WHITEPAPERS: Army War College , ASM (American Society for
Microbiology), CATO Institute, Center for a New American
Security, Center for Biosecurity of
UPMC, Center for
Counterproliferation Research, Chemical and Biological
Arms Control Institute, CRS (Report for Congress), GAO (General Accounting
Office), Institute for National
Strategic Studies, Institute for Science and
Public Policy, Johns Hopkins University, National Academy Of
Engineering, National Defence
University, PERI (Public Entity Risk Institute), RIS (Research &
Centre, The Federalist Society, UNESCO (United Nations), University of Laussane, and the WMD Center.
Source: Center for Biosecurity of UPMC
Abstract: This fall marks the tenth anniversary of the anthrax attacks and the U.S. biosecurity community born in response. The shocking anthrax attacks in 2001 galvanized government and private sector action and put us on a determined path to reduce the dangers posed by biological threats. This is an appropriate moment for the community to consider the impressive distance that we’ve traveled since 2001, to understand the options ahead for biosecurity policy, and to map out priorities for future action at this 10-year point.
Before the anthrax attacks, few had seriously planned for such a biological threat, and there was certainly no tangible, multidisciplinary community devoted to improving biosecurity. There were no major government or nongovernment programs on biodefense beyond the DoD biodefense research programs and the anthrax vaccination program. There was no hospital preparedness effort and no CDC program to prepare states and local health departments. There was no NIH biodefense research initiative or FDA countermeasures initiative. There was no Pandemic and All- Hazards Preparedness Act, no ASPR, no BARDA, no BioShield fund. No DHS. Little sustained White House or Congressional attention to bioweapons or pandemic threats.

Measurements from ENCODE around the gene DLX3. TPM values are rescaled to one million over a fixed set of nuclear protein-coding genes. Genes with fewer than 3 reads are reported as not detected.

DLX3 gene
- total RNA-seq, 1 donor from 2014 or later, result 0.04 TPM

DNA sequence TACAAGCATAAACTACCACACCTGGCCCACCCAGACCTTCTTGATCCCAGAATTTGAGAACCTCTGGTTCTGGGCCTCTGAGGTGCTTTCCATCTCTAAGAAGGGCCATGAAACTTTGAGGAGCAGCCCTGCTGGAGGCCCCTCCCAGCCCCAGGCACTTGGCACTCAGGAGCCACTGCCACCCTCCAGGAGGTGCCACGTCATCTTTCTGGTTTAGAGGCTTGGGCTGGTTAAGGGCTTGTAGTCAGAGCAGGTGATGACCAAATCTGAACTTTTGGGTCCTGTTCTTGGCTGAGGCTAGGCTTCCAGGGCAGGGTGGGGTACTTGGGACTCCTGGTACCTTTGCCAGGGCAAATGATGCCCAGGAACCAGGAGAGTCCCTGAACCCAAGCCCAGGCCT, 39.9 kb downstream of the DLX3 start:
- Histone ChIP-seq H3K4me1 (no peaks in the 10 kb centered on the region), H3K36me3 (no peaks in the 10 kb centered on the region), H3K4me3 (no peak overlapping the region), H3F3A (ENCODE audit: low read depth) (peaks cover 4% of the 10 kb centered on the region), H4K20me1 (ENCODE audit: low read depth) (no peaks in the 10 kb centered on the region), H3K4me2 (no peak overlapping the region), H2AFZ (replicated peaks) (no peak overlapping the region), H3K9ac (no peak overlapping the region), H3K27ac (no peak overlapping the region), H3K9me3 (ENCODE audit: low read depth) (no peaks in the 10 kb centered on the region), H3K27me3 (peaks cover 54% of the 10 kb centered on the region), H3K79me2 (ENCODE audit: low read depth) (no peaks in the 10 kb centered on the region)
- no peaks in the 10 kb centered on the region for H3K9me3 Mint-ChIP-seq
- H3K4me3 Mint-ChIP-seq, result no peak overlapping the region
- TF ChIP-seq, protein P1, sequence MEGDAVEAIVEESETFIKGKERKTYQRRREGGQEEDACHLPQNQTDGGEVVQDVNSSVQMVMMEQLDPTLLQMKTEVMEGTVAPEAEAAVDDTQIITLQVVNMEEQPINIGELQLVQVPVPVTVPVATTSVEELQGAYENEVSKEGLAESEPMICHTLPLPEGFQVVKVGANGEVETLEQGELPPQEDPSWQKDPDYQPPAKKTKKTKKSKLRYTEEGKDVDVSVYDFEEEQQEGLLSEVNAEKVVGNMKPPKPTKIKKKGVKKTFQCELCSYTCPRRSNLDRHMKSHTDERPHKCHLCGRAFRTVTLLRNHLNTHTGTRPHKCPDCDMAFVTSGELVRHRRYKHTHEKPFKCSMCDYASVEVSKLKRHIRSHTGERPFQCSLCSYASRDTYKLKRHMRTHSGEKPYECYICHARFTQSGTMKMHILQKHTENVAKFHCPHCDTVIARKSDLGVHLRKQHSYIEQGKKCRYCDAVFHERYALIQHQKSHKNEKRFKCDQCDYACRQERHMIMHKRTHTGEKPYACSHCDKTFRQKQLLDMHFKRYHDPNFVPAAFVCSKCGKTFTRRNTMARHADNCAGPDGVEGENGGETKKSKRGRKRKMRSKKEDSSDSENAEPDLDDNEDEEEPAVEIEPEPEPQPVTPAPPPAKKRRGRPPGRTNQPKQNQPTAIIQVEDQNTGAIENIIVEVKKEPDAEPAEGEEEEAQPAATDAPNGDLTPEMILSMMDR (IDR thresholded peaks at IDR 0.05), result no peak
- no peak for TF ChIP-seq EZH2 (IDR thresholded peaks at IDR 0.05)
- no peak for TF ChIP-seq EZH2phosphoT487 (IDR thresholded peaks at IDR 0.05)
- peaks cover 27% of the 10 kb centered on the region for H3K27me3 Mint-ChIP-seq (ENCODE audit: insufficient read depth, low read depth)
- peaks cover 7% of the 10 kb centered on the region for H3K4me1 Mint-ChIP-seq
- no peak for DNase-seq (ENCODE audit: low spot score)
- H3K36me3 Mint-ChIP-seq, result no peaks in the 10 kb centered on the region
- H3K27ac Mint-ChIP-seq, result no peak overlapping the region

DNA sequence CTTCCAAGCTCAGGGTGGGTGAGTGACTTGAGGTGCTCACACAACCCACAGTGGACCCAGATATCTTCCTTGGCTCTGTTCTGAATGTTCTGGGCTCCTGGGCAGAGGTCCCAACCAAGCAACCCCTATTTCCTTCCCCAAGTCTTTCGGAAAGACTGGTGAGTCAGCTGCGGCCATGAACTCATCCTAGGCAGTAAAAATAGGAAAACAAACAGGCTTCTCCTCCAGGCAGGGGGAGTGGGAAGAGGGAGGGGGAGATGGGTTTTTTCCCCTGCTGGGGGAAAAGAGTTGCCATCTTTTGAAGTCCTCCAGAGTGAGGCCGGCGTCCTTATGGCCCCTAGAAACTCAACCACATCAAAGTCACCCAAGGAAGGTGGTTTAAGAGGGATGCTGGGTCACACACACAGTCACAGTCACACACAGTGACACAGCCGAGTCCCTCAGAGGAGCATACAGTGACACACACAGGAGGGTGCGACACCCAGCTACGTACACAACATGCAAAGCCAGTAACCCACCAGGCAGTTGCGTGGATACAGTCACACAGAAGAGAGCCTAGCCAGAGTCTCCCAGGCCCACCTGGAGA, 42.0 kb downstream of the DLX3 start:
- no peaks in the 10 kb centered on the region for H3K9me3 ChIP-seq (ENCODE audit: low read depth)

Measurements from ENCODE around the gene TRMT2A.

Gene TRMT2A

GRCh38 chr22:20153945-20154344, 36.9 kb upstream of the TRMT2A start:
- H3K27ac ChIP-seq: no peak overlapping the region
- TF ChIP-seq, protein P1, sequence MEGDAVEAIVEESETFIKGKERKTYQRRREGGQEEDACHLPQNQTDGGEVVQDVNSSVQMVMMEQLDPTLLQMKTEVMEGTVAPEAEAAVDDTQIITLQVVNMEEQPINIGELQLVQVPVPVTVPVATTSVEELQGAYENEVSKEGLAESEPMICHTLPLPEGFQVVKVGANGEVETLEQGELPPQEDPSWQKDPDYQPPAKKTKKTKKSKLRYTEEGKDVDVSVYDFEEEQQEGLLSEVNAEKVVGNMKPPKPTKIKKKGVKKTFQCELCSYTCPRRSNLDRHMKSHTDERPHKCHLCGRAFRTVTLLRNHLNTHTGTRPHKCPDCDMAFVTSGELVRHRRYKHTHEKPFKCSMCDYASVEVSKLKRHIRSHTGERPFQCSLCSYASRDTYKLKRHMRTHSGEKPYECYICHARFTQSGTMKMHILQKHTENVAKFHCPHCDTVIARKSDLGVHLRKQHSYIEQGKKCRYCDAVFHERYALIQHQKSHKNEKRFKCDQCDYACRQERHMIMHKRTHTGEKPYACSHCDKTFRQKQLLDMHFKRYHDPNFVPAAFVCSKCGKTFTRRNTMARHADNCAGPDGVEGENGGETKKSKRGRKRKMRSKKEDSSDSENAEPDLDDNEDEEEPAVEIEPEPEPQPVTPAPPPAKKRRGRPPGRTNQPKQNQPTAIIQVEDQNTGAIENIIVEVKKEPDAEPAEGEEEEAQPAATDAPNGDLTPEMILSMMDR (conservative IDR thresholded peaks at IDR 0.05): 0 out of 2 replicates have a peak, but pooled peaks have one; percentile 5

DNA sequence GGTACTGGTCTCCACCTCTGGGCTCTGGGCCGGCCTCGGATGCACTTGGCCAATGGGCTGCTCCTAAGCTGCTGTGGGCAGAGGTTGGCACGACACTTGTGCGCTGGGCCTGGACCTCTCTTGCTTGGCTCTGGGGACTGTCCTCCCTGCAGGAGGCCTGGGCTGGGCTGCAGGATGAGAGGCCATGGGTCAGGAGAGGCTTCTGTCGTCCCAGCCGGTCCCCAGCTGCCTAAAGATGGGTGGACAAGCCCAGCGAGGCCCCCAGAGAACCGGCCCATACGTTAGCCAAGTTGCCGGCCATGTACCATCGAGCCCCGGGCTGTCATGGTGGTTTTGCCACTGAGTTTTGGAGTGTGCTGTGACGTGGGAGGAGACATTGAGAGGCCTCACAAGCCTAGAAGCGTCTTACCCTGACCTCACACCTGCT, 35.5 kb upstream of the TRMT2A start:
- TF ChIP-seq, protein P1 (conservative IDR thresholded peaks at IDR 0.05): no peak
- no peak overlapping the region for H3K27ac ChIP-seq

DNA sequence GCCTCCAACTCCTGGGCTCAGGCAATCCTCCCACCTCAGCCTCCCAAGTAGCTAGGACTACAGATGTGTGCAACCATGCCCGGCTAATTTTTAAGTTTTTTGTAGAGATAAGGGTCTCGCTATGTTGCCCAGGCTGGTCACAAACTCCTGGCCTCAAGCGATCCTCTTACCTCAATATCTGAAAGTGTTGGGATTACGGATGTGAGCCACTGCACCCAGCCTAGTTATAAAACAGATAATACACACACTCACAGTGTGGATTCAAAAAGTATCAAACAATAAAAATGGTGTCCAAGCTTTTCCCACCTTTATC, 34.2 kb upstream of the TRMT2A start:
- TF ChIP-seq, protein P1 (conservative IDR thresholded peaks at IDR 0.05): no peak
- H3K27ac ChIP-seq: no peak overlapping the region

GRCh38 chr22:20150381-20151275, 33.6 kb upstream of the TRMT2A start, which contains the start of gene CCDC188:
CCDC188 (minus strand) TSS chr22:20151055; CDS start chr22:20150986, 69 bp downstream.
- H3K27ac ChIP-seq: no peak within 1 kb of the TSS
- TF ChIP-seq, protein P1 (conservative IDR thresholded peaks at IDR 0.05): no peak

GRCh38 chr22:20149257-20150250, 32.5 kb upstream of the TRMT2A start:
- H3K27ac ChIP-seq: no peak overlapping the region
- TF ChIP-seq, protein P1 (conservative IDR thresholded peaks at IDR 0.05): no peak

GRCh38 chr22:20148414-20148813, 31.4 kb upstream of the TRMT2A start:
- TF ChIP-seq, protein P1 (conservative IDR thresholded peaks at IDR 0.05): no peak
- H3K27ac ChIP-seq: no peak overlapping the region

We Have Already Come Far
We have all those government initiatives now, and more. During the past 10 years, the U.S. government has established many efforts with missions related to improving biosecurity. As a result, substantial gains have been made in public health and hospital preparedness. Scientists have been provided billions of dollars to undertake fundamental research to improve biosecurity. A new FDA initiative is expressly focused on speeding up the regulatory process for necessary medicines and vaccines. There is major U.S. government interest in improving both domestic and international biosurveillance programs. Along the way, SARS, the concerns about avian influenza, and the 2009 H1N1 pandemic reinforced the importance of these programs. The stakes related to the country’s biosecurity have been emphasized from the very top. In 2009, President Obama’s National Security Council said, “The effective dissemination of a lethal biological agent within an unprotected population could place at risk the lives of hundreds of thousands of people. The unmitigated consequences of such an event could overwhelm our public health capabilities, potentially causing an untold number of deaths. The economic cost could exceed $1 trillion for each such incident.”